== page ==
immediate memory that would contribute to his academic struggles.
• Phonological processing
• What is it?
• Why is it important?
• Many tools are available
• More than one should be
DUKE was given the NEPSY Developmental Neuropsychological
Assessment, as well as the Lindamood Auditory Conceptualization
Tests to assess his phonemic awareness and phonological processing
abilities. Phonological processing is the ability to isolate individual
speech sounds within words and to determine the order and location of
those sounds. This ability has been found to be very important in the
development of reading decoding and spelling skills. On the
Phonological Processing subtest of the NEPSY, DUKE was asked to
pronounce words while omitting or substituting individual speech
sounds within those words. This was very difficult for DUKE, and he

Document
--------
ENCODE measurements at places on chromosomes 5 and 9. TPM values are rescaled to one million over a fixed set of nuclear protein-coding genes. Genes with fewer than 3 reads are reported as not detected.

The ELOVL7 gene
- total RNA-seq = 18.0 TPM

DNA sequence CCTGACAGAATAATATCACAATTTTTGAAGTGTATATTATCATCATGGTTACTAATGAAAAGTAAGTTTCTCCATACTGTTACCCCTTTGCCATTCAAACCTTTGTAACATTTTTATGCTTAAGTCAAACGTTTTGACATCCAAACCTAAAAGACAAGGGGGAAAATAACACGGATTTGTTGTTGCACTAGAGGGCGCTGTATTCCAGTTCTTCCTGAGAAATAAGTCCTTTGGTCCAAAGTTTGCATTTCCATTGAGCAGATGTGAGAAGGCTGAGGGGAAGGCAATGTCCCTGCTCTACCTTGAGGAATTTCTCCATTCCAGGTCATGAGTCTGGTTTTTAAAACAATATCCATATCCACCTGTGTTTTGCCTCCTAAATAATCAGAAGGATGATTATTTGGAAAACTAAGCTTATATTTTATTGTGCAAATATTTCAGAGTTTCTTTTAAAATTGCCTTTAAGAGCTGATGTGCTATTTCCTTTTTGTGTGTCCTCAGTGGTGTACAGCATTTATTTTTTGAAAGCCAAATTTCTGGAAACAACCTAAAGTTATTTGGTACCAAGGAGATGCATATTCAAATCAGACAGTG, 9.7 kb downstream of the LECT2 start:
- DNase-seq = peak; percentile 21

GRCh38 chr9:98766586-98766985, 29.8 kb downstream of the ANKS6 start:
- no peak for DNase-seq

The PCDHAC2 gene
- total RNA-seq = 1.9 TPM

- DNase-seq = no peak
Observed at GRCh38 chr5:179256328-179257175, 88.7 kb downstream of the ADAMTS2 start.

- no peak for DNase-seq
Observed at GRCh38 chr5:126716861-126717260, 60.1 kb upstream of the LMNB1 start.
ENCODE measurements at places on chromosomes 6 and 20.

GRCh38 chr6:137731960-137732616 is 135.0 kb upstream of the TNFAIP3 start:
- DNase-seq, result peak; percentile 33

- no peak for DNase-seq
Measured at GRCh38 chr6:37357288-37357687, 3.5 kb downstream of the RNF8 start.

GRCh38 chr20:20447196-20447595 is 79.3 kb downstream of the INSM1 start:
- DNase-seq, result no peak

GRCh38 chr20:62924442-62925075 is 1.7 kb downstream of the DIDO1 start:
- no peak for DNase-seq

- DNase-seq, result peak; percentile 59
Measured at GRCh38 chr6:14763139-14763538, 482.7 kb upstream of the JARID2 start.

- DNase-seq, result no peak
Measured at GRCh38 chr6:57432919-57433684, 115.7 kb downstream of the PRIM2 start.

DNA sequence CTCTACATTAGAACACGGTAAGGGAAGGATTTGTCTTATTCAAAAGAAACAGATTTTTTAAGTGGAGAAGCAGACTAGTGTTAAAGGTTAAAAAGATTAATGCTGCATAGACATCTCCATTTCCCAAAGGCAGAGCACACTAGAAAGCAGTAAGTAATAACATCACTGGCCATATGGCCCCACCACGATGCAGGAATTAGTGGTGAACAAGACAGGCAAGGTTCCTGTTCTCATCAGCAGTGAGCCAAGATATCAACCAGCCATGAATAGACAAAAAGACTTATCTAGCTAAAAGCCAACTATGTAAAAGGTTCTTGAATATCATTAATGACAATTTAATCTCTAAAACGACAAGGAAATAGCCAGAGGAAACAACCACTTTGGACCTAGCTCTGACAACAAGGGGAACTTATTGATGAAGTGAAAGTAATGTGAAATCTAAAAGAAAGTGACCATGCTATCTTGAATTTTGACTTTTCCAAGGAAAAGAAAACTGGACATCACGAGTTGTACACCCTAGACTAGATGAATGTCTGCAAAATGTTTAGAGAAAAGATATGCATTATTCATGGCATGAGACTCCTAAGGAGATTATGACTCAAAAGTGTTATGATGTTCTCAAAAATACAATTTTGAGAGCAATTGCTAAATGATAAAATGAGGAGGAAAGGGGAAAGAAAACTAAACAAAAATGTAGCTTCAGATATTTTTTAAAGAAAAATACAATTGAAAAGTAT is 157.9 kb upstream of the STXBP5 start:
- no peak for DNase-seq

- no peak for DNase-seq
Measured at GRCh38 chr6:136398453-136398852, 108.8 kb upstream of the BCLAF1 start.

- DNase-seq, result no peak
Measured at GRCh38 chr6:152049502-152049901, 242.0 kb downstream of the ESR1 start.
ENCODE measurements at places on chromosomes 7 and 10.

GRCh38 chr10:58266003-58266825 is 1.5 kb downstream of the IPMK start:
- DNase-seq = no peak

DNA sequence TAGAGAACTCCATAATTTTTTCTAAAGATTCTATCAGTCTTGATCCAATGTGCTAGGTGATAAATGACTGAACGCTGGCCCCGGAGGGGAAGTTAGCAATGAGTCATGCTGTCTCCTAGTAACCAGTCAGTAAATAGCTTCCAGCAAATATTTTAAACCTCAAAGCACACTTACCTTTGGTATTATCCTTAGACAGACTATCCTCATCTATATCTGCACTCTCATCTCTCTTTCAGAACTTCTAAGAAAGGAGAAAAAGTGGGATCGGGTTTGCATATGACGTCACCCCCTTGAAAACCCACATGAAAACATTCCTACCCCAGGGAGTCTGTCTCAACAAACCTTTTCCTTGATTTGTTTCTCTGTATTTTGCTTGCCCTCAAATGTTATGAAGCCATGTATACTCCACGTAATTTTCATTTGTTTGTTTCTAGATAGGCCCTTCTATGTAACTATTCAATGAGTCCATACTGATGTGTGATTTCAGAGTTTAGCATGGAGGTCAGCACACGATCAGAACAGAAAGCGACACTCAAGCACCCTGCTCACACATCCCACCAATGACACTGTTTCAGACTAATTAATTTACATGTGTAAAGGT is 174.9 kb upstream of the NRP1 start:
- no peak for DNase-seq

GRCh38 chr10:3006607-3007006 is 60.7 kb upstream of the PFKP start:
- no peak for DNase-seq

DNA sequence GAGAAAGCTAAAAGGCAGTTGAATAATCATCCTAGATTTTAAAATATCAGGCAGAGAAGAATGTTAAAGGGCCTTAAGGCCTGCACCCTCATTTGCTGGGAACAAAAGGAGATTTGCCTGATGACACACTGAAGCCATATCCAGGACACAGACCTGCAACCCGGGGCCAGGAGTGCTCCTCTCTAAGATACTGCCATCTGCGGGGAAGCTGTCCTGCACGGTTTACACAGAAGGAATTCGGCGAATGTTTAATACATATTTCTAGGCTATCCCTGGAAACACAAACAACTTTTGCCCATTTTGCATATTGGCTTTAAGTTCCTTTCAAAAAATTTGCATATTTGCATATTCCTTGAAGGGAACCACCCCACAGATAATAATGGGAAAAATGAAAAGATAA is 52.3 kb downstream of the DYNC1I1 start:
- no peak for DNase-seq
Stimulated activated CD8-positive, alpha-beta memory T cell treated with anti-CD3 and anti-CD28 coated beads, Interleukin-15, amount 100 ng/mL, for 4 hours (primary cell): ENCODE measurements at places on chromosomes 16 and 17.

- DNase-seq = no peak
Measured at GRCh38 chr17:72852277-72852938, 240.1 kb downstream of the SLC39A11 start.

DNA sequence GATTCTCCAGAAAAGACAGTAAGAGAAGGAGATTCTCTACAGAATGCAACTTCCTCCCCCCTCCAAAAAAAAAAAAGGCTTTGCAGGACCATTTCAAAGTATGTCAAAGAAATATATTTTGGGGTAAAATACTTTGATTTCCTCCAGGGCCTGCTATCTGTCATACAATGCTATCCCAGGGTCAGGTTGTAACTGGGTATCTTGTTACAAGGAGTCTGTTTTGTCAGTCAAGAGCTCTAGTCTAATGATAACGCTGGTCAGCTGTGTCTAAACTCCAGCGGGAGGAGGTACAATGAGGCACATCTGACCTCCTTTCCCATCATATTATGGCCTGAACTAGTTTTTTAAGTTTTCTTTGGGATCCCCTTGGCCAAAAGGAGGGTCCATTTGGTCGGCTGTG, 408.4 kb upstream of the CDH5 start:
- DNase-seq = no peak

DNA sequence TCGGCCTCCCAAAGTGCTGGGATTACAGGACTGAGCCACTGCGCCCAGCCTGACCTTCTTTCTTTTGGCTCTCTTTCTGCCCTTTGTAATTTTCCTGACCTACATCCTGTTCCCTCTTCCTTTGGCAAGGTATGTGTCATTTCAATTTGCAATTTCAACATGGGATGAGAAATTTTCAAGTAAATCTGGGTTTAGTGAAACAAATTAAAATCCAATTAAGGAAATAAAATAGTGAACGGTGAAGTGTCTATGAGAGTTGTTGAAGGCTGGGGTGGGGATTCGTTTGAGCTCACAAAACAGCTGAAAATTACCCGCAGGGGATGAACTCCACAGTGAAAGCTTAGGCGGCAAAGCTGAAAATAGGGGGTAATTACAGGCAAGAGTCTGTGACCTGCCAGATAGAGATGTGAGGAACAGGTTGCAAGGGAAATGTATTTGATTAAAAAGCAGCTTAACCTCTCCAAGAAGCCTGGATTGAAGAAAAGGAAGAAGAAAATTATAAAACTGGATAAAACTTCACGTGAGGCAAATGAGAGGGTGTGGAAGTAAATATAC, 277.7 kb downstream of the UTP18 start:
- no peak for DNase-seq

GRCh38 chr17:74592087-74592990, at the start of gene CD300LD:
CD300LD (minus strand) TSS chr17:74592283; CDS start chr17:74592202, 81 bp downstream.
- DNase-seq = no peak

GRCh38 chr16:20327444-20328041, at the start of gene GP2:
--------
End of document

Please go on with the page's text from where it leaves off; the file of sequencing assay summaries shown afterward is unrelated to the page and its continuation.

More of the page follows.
scored at a level that would be typical for a child ages 6 years, 6
months to 6 years, 11 months on this test. DUKE was then given the
Lindamood Auditory Conceptualization Test, which is a slightly more
advanced test of phonemic analysis. On this test, DUKE was asked to
used colored blocks to illustrate the number and order of individual
sounds within nonsense words. He was then asked to make changes in
the patterns as the pronunciation of the words was changed. This was
very confusing for DUKE, and he scored at a beginning first grade
level on this test. Taken together, these results reflect a weakness in
DUKE’s phonemic awareness and phonological processing abilities,
which has most likely contributed to his struggles with reading
decoding and spelling. A phonological processing deficit is one of the
most common underlying factors for reading disorders of the dyslexic
• Achievement Tests
• Many tools are available
• Look for reliable and valid
• Standardized vs criterion
• Why we need
standardized tests
• What do these numbers
• Local vs National norms
• Weakness of grade